Radiation Detectors and Carbon Dating Help
There are two types of equipment used to detect radiation, ionization counters and scintillation counters .
Ionization counters detect the production of ions in matter.
The Geiger counter, invented in 1928 and named after one of its two inventors, H. Geiger and E.W. Muller, counts particles emitted by radioactive nuclei in a non-reactive noble gas, like argon. Alpha and beta particles are detected this way.
Scintillation counters detect nuclear radiation from flashes of light made when radiation affects a sample.
A sample that emits flashes of light when struck by radiation is called a phosphor . Rutherford used zinc sulfide as a phosphor to detect alpha particles. Sodium iodide and thallium combined together are used to detect gamma radiation in the same way.
Isotopes are also used in the dating of ancient soils, plants, animals, and the tools of early peoples. The isotope of carbon 14 C, which has a half-life of 5,730 years, can be used to calculate the age of old things. Since the rate of radioactive decay is constant, observing the decay rate allows the calculation of years that have past in relation to the half-life.
Carbon dating of organic materials depends a lot on the preservation of the original sample. Most people agree that carbon dating is only accurate to between 30,000 and 50,000 years. Other radiometric methods that make use of uranium, lead, potassium, and argon can measure much longer time periods since they are not restricted to organic samples that were once alive. The oldest rocks tested on earth have been dated around four billion years old. This radioactive dating allowed scientists to measure the earth’s crust at near this age and meteorites at around 4.4 × 10 9 years.
Nuclear medicine is the specific focus of radiology that uses minute amounts of radioactive materials, or radiopharmaceuticals , to study organ function and structure. Nuclear medicine imaging is a combination of many different sciences, including chemistry, physics, mathematics, computer technology, and medicine.
Because X-rays travel through soft tissue, such as blood vessels, heart muscle, and intestines, contrast tracers are used in nuclear imaging. Nuclear imaging examines organ function and structure, whereas diagnostic radiology is based on the anatomy of bones and hard tissues.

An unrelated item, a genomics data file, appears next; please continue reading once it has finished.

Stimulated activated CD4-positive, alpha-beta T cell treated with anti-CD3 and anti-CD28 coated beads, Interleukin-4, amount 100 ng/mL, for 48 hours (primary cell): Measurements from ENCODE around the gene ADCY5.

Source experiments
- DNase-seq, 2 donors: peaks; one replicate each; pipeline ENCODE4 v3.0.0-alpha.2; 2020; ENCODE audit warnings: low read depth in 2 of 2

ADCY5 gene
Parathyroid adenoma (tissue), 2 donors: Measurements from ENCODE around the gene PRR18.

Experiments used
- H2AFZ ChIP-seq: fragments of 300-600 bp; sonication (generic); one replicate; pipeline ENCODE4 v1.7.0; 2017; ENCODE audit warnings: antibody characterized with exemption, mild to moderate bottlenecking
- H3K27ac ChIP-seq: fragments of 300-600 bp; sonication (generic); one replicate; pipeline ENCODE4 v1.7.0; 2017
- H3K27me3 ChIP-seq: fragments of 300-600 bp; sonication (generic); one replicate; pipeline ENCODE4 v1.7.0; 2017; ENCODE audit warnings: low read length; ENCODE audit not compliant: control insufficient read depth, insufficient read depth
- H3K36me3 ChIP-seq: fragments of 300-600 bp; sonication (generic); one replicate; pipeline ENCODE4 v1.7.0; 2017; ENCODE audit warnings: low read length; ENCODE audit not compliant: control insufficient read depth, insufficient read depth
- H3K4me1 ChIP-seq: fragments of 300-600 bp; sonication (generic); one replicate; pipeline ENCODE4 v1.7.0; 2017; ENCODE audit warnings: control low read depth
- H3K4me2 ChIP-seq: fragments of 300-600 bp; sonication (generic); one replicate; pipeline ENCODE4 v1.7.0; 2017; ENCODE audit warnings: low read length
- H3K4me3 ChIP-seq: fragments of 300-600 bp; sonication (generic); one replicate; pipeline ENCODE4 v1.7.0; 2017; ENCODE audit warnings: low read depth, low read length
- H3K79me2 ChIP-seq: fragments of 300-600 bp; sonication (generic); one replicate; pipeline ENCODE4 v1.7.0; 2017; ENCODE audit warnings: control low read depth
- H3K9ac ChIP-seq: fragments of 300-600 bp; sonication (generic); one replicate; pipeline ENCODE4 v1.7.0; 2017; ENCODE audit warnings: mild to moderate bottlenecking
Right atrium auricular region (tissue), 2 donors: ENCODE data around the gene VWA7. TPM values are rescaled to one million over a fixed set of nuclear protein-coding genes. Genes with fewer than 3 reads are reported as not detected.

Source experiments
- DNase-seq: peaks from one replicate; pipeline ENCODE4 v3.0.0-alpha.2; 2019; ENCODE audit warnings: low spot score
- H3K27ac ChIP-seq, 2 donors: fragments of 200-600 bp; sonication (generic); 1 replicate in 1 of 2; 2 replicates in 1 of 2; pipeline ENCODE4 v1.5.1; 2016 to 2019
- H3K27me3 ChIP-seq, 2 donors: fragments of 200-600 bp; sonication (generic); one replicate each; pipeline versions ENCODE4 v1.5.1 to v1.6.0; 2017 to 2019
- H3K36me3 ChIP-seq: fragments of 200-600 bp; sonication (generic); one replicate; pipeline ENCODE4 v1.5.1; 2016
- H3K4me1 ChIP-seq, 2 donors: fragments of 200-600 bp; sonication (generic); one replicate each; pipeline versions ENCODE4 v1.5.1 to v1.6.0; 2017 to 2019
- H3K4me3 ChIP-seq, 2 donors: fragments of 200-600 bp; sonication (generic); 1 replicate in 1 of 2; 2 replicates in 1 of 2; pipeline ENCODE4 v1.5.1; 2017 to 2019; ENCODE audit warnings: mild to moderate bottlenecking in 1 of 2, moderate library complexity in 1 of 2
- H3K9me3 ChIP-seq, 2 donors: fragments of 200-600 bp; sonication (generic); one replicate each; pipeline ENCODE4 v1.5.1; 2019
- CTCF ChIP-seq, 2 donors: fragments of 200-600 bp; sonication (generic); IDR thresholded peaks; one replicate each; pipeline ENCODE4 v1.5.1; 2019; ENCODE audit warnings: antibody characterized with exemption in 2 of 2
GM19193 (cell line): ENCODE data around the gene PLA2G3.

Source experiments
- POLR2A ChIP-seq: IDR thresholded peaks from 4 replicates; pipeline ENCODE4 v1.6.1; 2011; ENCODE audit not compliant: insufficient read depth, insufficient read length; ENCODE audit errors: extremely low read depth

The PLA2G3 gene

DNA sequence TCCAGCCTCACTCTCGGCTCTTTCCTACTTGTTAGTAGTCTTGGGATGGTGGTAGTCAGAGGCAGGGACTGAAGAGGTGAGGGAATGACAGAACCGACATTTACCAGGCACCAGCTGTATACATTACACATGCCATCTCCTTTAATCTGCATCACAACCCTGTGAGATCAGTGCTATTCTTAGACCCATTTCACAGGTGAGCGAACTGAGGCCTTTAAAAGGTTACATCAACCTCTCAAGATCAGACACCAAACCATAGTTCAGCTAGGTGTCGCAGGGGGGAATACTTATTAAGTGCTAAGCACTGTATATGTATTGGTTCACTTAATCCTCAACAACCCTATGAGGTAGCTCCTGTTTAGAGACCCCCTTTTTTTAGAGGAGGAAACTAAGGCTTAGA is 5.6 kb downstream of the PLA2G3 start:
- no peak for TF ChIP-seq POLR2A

A relatively new use for radioactive isotopes/radiopharmaceuticals is in the detection and treatment of cancer. This branch of radiology is often used to help diagnose and treat abnormalities very early in the stages of a disease, such as thyroid cancer. Since rapidly dividing cells like those present in cancer are more vulnerable to radiation than slow-growing normal cells, treatment using medical isotopes works well.
Radon-222, used initially, and now cobalt-60, are used as implants near a cancer or shot as a narrow beam to an inoperable brain cancer or used before surgery to shrink a tumor in lung or breast cancers.
A radioactive tracer is a very small amount of radioactive isotope added to a chemical, biological, or physical system in order to study the system. For example, radioactive barium ( 37 Ba) is used to diagnose unusual abdominal pain, gastroesophageal reflux, and gastric or duodenal ulcers or cancer. Thallium ( 201 Tl) is a radioactive tracer used to detect heart disease. This isotope binds with great enthusiasm to heart muscle that is well oxygenated. When a patient with heart trouble is tested, a scintillation counter detects the levels of radioactive thallium that have bonded to oxygen. When areas of the heart are not receiving oxygen, there is very little thallium binding and it is seen as a dark area.
Radioactively tagged enzymes, or proteins containing radioactive components, are used in the medical area of study called radioimmunology . Radioimmunology measures the levels of biological factors (proteins, enzymes) known to be changed by different diseases. Some of these medical isotopes used in medicine include phosphorus ( 32 P), iron ( 59 Fe), and iodine ( 131 I).
Radioactive elements are an important area of chemical study. New uses and methods of detection will increase this area of research as more and more nuclear sub-particles are discovered.
Practice problems for these concepts can be found at – Radiochemistry Practice Test
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